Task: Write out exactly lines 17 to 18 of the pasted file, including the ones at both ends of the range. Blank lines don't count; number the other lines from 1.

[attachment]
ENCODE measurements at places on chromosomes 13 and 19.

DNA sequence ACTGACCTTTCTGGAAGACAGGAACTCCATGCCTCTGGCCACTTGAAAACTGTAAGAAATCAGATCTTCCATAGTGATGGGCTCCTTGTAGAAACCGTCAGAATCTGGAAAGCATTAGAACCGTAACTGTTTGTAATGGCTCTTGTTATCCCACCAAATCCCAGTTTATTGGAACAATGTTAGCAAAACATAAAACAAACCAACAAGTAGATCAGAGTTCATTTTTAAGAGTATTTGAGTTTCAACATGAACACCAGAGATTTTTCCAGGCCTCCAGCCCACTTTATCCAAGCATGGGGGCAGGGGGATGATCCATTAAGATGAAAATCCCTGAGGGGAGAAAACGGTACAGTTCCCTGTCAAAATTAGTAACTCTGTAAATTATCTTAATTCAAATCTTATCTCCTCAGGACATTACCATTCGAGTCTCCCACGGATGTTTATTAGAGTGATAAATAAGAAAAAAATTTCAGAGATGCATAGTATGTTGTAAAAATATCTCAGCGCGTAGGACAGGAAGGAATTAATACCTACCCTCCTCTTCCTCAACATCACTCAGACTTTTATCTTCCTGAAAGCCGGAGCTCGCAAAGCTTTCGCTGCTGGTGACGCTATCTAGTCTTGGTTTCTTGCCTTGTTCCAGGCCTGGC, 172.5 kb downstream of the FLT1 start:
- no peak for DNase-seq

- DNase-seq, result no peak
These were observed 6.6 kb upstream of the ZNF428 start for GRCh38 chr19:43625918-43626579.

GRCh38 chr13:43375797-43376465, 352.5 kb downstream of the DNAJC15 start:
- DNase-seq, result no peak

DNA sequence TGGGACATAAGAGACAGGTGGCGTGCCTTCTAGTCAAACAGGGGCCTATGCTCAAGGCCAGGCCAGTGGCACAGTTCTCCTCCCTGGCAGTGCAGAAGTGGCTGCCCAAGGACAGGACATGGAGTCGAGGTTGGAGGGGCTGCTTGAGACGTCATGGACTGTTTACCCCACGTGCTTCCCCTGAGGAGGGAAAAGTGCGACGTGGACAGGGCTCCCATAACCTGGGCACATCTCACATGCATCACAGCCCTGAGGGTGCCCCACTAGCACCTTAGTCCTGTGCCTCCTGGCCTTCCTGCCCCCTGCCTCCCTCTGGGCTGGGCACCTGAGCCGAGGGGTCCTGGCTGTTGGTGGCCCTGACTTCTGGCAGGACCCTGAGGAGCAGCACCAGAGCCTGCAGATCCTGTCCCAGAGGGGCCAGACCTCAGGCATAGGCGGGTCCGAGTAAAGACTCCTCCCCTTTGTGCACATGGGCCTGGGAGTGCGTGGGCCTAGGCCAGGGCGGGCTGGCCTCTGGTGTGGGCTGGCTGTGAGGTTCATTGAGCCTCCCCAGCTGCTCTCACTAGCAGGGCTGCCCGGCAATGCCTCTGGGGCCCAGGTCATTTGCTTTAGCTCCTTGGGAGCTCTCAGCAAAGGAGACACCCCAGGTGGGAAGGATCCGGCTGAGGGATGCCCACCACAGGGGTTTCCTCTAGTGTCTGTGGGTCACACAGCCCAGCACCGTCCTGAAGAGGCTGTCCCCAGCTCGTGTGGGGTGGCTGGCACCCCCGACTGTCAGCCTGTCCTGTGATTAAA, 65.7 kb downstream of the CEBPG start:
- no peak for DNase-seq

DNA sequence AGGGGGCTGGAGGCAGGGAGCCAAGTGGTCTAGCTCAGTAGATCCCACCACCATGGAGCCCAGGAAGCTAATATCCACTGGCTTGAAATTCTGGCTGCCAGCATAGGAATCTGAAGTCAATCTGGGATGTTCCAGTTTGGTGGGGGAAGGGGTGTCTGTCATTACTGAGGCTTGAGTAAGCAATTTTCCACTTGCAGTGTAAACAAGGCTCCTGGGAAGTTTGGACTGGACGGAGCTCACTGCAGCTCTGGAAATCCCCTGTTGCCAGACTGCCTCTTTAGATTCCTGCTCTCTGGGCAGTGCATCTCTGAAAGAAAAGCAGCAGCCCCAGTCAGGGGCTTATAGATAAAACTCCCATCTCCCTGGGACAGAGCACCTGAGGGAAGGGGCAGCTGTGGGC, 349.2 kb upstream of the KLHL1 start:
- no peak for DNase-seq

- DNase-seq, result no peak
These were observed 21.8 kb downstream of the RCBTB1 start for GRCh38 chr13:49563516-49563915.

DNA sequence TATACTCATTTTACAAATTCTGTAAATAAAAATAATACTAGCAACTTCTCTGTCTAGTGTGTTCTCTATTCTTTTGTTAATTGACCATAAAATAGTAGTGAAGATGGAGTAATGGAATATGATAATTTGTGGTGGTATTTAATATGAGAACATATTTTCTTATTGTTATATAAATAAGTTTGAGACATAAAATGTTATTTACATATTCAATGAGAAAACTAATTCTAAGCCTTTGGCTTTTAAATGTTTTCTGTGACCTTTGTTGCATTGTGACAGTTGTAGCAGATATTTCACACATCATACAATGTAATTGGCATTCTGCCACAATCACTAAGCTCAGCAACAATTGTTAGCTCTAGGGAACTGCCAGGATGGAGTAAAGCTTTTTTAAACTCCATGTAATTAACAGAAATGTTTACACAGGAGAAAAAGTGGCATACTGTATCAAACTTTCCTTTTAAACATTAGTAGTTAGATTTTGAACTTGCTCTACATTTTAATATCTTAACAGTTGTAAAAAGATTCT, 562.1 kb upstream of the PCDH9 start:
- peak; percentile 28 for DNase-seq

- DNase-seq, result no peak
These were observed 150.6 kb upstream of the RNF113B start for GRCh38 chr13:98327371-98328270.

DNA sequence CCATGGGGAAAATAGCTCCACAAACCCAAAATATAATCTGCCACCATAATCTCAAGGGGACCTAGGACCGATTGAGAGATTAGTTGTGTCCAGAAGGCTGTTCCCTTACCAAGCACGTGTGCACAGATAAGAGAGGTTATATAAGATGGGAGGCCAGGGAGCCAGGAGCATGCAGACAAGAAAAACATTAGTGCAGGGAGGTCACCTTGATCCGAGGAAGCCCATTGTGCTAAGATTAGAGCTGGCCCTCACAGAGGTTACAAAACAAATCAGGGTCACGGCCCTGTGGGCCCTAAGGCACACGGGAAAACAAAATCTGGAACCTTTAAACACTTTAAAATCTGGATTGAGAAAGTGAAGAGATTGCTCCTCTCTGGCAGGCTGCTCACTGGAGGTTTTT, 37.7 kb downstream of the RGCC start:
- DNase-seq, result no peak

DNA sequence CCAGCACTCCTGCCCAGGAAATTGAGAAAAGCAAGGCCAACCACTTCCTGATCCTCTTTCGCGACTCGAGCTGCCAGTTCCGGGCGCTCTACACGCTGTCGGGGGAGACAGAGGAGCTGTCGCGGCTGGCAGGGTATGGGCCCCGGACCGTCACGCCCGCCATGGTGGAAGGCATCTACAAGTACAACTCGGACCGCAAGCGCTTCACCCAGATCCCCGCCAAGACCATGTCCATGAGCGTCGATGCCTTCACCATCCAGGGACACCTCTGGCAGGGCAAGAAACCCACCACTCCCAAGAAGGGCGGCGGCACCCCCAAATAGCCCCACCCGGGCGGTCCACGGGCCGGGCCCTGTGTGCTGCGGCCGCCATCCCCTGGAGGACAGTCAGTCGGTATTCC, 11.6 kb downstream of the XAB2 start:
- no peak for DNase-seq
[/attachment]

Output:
These were observed 150.6 kb upstream of the RNF113B start for GRCh38 chr13:98327371-98328270.

DNA sequence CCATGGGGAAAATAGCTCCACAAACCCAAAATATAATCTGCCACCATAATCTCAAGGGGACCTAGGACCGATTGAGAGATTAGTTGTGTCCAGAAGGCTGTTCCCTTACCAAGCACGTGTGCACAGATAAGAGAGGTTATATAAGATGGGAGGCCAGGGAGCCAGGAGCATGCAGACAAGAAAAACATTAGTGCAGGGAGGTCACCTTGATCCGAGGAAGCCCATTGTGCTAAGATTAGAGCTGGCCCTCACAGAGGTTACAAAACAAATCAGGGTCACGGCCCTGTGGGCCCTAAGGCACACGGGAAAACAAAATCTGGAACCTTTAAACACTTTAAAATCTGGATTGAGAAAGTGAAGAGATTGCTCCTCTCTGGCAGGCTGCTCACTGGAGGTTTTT, 37.7 kb downstream of the RGCC start: